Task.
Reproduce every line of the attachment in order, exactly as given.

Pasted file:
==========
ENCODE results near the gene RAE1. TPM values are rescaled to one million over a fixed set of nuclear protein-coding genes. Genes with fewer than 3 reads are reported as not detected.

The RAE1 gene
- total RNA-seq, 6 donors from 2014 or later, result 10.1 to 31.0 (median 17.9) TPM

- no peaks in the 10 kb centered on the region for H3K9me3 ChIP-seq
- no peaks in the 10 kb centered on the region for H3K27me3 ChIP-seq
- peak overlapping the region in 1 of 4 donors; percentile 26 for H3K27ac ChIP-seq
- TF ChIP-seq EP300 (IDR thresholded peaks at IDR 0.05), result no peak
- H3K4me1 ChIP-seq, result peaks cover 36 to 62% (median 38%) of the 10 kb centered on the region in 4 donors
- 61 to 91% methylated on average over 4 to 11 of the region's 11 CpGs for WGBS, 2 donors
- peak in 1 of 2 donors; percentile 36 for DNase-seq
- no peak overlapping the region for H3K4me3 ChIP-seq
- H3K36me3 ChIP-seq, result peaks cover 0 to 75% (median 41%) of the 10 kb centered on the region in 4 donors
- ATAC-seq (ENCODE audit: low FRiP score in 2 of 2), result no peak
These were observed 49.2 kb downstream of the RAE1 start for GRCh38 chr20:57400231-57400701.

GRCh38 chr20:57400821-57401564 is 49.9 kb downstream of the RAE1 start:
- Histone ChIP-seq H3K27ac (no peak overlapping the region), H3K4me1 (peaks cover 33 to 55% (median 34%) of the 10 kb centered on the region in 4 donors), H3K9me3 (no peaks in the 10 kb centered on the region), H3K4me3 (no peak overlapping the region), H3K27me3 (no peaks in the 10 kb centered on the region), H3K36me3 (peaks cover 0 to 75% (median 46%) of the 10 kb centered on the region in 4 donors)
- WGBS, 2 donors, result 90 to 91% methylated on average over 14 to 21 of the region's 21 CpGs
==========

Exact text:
ENCODE results near the gene RAE1. TPM values are rescaled to one million over a fixed set of nuclear protein-coding genes. Genes with fewer than 3 reads are reported as not detected.

The RAE1 gene
- total RNA-seq, 6 donors from 2014 or later, result 10.1 to 31.0 (median 17.9) TPM

- no peaks in the 10 kb centered on the region for H3K9me3 ChIP-seq
- no peaks in the 10 kb centered on the region for H3K27me3 ChIP-seq
- peak overlapping the region in 1 of 4 donors; percentile 26 for H3K27ac ChIP-seq
- TF ChIP-seq EP300 (IDR thresholded peaks at IDR 0.05), result no peak
- H3K4me1 ChIP-seq, result peaks cover 36 to 62% (median 38%) of the 10 kb centered on the region in 4 donors
- 61 to 91% methylated on average over 4 to 11 of the region's 11 CpGs for WGBS, 2 donors
- peak in 1 of 2 donors; percentile 36 for DNase-seq
- no peak overlapping the region for H3K4me3 ChIP-seq
- H3K36me3 ChIP-seq, result peaks cover 0 to 75% (median 41%) of the 10 kb centered on the region in 4 donors
- ATAC-seq (ENCODE audit: low FRiP score in 2 of 2), result no peak
These were observed 49.2 kb downstream of the RAE1 start for GRCh38 chr20:57400231-57400701.

GRCh38 chr20:57400821-57401564 is 49.9 kb downstream of the RAE1 start:
- Histone ChIP-seq H3K27ac (no peak overlapping the region), H3K4me1 (peaks cover 33 to 55% (median 34%) of the 10 kb centered on the region in 4 donors), H3K9me3 (no peaks in the 10 kb centered on the region), H3K4me3 (no peak overlapping the region), H3K27me3 (no peaks in the 10 kb centered on the region), H3K36me3 (peaks cover 0 to 75% (median 46%) of the 10 kb centered on the region in 4 donors)
- WGBS, 2 donors, result 90 to 91% methylated on average over 14 to 21 of the region's 21 CpGs